The hooligan response of the huge crowds of Jewish youth that turned out last night in the streets of Jerusalem is shocking and frightening. I feel shame at the pictures on the news of crowds screaming "Death to Arabs."  But, the police were on hand to keep control. Today, we at Tag Meir, organized a very large demonstration (even at this most sensitive time when we may want to see some cooling off). It was low key. It was a part of the mourning process. So many turned out. The message was that we grieve but we must not allow that grief to turn into lawlessness, revenge, and violence. For appropriate reaction (or not) we have an elected government.
As if the proper response to the murder of 3 children is to inflict genocide on millions of innocents.
I have seen such responses. It is the response of the gut. It is venting. It is understandable. And it is disgusting. It is the response of a person venting out of anguish or a response by a person who lacks the recognition that we are "all children of the same Creator." Anyone who responds by really calling for genocide must be condemned and, if the law allows, brought to justice for incitement to violence.
It boggles my mind. What am I missing? I''m sorry but I don''t feel any worse about these kids then I would if they were Arab kids right now.
I feel it so intensely because it was three who are a part of my family. It  has turned out the Palestinian teen murdered  was killed by Jews for nationalistic reasons - I am right up there in  the front of the line of those calling for immediate and swift justice.
Israelis and Palestinians are locked into a conflict. Until both sides are prepared to make hard choices - I see no end to the violence. And while I am not creating any moral equivalency between the actions of the two sides - I fear for the future if we do not act boldly to find ways to coexist with dignity for both sides.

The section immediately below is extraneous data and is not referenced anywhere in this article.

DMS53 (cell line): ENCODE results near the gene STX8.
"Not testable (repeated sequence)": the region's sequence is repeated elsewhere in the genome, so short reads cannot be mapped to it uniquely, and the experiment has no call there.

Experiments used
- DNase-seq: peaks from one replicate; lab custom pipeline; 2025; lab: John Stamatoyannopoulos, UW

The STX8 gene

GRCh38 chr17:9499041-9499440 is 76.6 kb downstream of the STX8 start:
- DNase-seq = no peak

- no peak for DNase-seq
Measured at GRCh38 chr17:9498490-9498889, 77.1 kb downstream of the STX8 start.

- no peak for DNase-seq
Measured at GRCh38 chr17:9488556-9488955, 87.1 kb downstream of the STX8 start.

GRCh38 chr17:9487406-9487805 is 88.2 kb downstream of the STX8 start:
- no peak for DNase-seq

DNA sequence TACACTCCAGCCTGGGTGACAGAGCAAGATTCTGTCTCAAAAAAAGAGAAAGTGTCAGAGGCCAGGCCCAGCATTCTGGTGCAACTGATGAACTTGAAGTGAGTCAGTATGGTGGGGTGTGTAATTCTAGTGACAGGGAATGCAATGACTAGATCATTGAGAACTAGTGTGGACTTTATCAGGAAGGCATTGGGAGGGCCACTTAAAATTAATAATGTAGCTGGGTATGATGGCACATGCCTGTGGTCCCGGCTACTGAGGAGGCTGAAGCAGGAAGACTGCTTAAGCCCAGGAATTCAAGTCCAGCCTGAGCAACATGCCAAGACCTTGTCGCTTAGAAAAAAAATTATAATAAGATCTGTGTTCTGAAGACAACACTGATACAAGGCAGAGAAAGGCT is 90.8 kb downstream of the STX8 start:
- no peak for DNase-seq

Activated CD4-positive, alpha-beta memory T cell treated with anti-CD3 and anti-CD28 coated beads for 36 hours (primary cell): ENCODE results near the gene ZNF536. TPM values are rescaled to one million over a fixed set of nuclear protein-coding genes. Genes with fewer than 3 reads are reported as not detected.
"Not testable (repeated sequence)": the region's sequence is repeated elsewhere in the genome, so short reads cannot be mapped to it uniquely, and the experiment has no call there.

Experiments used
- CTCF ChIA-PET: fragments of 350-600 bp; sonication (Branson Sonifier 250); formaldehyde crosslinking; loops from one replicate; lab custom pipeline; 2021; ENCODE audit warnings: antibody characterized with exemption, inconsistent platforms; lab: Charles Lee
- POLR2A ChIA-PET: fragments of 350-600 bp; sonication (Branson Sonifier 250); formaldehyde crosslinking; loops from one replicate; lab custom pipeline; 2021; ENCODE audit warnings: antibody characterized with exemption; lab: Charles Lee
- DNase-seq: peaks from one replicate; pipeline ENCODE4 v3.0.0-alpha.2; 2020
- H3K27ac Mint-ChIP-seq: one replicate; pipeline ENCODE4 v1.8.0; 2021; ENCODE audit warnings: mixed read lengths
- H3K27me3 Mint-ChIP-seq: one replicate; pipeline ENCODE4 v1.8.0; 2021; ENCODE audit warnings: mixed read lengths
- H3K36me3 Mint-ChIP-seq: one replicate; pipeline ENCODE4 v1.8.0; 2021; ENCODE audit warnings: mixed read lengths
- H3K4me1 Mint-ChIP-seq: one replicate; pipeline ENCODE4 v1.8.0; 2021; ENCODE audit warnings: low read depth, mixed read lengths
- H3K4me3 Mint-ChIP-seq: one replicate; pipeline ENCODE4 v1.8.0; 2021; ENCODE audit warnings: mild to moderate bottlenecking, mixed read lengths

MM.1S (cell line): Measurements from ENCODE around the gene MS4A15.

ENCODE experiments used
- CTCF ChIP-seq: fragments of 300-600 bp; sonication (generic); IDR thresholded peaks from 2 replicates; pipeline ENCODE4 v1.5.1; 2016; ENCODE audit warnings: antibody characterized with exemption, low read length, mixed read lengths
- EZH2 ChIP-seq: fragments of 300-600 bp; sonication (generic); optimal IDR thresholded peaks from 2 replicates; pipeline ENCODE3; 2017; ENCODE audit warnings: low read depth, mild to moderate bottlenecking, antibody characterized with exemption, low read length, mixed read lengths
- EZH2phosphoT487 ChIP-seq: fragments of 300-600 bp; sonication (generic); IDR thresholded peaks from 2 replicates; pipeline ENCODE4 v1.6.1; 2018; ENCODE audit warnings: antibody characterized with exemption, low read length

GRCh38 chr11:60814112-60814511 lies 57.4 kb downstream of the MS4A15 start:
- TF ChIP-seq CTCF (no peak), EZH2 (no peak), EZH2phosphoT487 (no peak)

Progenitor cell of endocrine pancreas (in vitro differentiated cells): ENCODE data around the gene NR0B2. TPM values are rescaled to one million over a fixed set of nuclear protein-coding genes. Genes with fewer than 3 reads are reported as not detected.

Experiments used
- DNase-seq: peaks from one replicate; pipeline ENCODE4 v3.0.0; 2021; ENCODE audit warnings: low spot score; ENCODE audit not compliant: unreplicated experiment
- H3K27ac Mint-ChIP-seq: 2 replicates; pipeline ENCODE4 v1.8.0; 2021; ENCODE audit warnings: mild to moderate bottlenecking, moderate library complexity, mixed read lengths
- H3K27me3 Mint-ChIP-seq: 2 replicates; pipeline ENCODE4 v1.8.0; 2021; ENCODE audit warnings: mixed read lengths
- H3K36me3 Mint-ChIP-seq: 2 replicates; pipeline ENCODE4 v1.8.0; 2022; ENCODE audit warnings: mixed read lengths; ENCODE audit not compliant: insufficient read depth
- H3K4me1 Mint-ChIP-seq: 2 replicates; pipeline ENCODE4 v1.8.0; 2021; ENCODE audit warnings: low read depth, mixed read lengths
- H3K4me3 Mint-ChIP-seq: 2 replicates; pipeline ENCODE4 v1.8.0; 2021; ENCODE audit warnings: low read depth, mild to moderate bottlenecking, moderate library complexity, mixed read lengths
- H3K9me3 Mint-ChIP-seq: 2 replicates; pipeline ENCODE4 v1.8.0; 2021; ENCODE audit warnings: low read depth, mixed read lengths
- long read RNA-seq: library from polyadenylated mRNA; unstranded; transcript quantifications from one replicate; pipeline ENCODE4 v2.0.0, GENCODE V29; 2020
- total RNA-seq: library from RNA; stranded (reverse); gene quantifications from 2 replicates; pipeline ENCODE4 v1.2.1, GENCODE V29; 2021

Which is not to say I''m not feeling for them, but rather that I feel disconnected completely from the emotion on display right now, especially when juxtaposed with the utter silence that greets the deaths of Palestinian children killed as "collateral damage" in Israeli operations (if we give the benefit of the doubt to those who would suggest that so-called collateral deaths are not actually intentional).
Sadly, war sucks. It is violent. Death is almost inevitable. When Israel responds to missiles launched from Gaza, for example, there is likley to be "colateral damage." But if you look at the situation in the Middle East today - we are surrounded by so much tragic death. A life is a life. But the intentional murder of children on their way home from school, even in disputed territory, is beyond the pale. Period.
Yesterday I made a shiva visit to the Frankel Family who lost theur son, Naftali, to savage murder. This is a family who is inspiring a nation with their words in this difficult time.  But on Tuesday, Tag Meir (of which the Masorti Movement and the Rabbinical Assemblies are members) will be making a visit to the family of Muhammad Abu Khdeir. We had to close registartion, for logistical reasons, when over five bus loads of people asked to come along.
I think you would agree that I had a fairly deep indoctrination into Zionism, so it is nothing short of impressive that I find myself so thoroughly disgusted by the State of Israel on a regular basis.
I too am a religious Zionist who finds myself disgusted. But I am not disgusted by the State of Israel. I am daily disgusted by many of the policies of its government and the ignorant racism of those who chant :Death to Arabs." These are not one and the same. Edmund Burk said "All that is necessary for the triumph of evil is that good men do nothing." I agree with this statement and this is one reason I have chosen to live in a country where I hope that I can so something.